The following electronic databases were searched from inception up to August 2008: Medline, AMED, British Nursing Index, CINAHL, EMBASE, PsycInfo, The Cochrane Library 2008 (Issue 3), six Korean Medical Databases (Korean Studies Information, DBPIA, Korea Institute of Science and Technology Information, Research Information Centre for Health Database, Korea Med and Korean National Assembly Library), four Chinese Medical Databases (China Academic Journal, Century Journal Project, China Doctor/Master Dissertation Full Text DB and China Proceedings Conference Full Text DB) and three Japanese Medical Databases. The search terms were used ‘acupuncture AND Alzheimer’. We also manually searched our departmental files and relevant journals [(Focus on Alternative and Complementary Therapies) and Forschende Komplementärmedizin und Klassische Naturheilkunde (Research in Complementary and Classical Natural Medicine) up to August 2008]. The references in all located articles were searched manually for further relevant articles. Dissertations and abstracts were included.

Study selection

All articles were included that reported an RCT in which human patients with AD were treated with needle acupuncture with or without electrical stimulation. Trials were included if they employed acupuncture as the sole treatment or as an adjunct to other treatments. Trials comparing two different forms of acupuncture and those in which no clinical data or insufficient data for comparison were reported were excluded. No language restrictions were imposed.

Data extraction and quality assessment

Hard copies of all included articles were obtained and read in full. All articles were read by two independent reviewers (MSL, BCS), and data from the articles were validated and extracted according to predefined criteria.

Allocation concealment was assessed using the Cochrane classification (7). For assessing methodological quality, we used a modification of the Jadad scale (8). Points were awarded as follows: study described as randomised, one point; appropriate randomisation method, one point; inappropriate randomisation method, deduct one point; patient blinded to intervention (i.e. control procedure was indistinguishable from real acupuncture), one point; evaluator blinded to intervention, one point; description of withdrawals and dropouts, one point. The maximum points available were five. Patient blinding was assumed where the control intervention was indistinguishable from acupuncture, even if the word ‘blinding’ did not occur in the report. Points for evaluator blinding were only given if specified in the text. Discrepancies were resolved through discussions between the two reviewers (MSL, BCS) and if needed, by seeking the opinion of a third reviewer (EE).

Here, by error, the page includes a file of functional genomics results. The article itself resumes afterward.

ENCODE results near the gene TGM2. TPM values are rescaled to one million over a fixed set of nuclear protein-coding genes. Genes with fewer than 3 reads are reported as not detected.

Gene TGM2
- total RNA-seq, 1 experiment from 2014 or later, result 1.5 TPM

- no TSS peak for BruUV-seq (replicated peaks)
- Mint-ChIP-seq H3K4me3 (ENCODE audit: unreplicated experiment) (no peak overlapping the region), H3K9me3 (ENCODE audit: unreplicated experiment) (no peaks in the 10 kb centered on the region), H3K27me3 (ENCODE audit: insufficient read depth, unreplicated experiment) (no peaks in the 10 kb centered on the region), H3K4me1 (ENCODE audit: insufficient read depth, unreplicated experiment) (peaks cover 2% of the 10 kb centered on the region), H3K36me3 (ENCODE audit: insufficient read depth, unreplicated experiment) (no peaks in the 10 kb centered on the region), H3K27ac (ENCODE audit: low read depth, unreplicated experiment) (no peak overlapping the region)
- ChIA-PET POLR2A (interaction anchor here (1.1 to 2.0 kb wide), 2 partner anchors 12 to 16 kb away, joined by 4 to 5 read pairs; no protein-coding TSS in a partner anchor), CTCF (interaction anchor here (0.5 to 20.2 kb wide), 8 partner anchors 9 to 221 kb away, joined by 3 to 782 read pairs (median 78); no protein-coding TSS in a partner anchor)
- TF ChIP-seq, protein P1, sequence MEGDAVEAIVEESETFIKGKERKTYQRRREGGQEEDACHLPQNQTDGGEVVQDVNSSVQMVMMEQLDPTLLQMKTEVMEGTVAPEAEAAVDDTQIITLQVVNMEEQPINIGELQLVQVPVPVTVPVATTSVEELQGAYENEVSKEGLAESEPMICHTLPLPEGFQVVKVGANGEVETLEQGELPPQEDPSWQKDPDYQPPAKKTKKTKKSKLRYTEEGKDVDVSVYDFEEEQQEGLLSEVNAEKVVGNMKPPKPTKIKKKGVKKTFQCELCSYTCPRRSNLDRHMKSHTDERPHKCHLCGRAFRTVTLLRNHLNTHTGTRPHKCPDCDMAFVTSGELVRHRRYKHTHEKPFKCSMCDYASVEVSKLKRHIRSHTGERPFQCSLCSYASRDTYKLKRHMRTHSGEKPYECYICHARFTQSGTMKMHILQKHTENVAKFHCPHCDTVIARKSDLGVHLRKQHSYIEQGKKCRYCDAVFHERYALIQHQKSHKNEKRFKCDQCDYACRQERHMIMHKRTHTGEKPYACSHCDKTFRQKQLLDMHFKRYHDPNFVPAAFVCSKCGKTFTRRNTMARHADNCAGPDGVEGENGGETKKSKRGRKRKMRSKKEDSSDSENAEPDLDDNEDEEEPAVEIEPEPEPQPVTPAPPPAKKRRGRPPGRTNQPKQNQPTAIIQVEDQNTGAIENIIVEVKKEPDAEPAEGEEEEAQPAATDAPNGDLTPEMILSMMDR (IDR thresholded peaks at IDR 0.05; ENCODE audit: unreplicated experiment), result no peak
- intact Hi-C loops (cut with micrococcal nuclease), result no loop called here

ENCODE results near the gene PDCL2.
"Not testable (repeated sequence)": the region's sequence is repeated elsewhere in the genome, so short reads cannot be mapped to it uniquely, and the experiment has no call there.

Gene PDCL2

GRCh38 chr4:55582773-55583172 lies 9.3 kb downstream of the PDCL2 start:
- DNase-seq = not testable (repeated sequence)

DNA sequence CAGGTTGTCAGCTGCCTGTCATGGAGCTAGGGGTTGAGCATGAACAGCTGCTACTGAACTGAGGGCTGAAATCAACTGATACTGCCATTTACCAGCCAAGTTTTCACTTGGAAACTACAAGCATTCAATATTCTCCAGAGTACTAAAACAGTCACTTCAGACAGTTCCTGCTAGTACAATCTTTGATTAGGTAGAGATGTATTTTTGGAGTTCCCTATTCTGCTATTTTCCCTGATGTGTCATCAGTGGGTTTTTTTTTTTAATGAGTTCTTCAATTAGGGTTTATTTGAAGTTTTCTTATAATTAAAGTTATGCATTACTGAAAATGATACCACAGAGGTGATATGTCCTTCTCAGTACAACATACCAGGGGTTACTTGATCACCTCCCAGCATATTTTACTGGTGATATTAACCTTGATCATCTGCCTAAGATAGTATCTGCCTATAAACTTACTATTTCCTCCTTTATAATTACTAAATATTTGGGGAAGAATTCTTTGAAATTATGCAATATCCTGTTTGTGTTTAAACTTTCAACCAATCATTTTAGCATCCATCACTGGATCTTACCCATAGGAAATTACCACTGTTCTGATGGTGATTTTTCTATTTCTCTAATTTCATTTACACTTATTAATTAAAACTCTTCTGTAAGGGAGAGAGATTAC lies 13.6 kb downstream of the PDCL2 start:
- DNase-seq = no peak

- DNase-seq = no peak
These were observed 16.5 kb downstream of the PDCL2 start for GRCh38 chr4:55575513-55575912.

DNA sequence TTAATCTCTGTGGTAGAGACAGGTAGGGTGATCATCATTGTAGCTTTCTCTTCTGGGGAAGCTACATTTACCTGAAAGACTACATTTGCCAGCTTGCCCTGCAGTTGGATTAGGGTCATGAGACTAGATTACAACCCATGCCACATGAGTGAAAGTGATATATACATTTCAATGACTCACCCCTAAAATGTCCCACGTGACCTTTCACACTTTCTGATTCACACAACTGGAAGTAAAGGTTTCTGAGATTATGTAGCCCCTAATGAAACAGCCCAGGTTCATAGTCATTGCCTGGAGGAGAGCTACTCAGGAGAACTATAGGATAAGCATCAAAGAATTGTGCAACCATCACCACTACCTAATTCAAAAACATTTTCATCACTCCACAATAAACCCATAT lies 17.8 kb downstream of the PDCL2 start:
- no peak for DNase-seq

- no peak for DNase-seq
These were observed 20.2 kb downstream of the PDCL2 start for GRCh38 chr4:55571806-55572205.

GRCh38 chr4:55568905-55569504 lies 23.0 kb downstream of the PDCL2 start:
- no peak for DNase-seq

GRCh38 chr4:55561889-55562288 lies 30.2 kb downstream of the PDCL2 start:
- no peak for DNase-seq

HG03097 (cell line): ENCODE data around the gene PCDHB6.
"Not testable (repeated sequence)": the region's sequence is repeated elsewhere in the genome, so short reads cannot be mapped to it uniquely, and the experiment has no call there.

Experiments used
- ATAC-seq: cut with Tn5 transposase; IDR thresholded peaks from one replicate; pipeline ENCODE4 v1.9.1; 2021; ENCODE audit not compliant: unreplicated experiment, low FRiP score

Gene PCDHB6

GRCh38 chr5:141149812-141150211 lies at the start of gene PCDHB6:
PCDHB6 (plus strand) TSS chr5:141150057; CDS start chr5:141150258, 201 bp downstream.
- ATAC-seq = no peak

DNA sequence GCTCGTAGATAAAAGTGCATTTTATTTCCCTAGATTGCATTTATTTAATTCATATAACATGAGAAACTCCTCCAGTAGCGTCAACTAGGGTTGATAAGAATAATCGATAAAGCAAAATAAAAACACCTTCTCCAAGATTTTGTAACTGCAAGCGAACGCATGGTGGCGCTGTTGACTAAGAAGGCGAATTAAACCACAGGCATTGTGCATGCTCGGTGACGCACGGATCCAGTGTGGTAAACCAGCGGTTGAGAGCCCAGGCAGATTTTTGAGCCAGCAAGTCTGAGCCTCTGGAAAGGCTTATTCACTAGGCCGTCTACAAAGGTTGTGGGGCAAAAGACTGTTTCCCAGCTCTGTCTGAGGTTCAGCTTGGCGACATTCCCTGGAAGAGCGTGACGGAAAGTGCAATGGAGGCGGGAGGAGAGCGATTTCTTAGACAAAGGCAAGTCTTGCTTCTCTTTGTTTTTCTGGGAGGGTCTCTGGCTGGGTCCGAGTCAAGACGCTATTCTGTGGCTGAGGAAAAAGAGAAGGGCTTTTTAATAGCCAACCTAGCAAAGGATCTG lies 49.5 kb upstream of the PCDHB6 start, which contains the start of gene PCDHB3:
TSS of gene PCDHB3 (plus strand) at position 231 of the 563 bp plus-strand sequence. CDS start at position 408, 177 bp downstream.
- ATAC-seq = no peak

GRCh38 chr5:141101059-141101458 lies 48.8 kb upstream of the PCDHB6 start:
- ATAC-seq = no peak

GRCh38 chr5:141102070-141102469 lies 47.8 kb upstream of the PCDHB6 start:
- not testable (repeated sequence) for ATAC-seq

The quality of acupuncture (9) was assessed by one reviewer (BCS), certified traditional medical doctor, with 14 years of acupuncture experience. He answered the question, ‘How would you treat the patients included in the study?’ using five categories, including ‘exactly or almost exactly the same way’, ‘similarly’, ‘differently’, ‘completely differently’ or ‘could not assess’ (because of insufficient information on acupuncture or on the patient). The degree of confidence that acupuncture was applied in an appropriate manner was assessed on the 100-mm visual analogue scale (with 0% = complete absence of evidence that the acupuncture was appropriate, and 100% = total certainty that the acupuncture was appropriate).

Data synthesis

The mean change of cognitive function (Mini Metal Status Examination; MMSE) and activities of daily living (ADL) compared with baseline was used to assess the differences between the intervention groups and the control groups. Weighted mean differences (WMDs) and 95% confidence intervals (CIs) were calculated using the Cochrane Collaboration’s software [Review Manager (RevMan) Version 5.0 for Windows, Copenhagen, Denmark: The Nordic Cochrane Centre] for continuous data. The variance of the change was imputed using a correlation factor of 0.4 as suggested by the Cochrane Collaboration. The τ2 test, χ2 test and the Higgins I2 test were used to assess heterogeneity.

Results

  1. Top of page
  2. Summary
  3. Review Criteria
  4. Message for the Clinic
  5. Introduction
  6. Materials and methods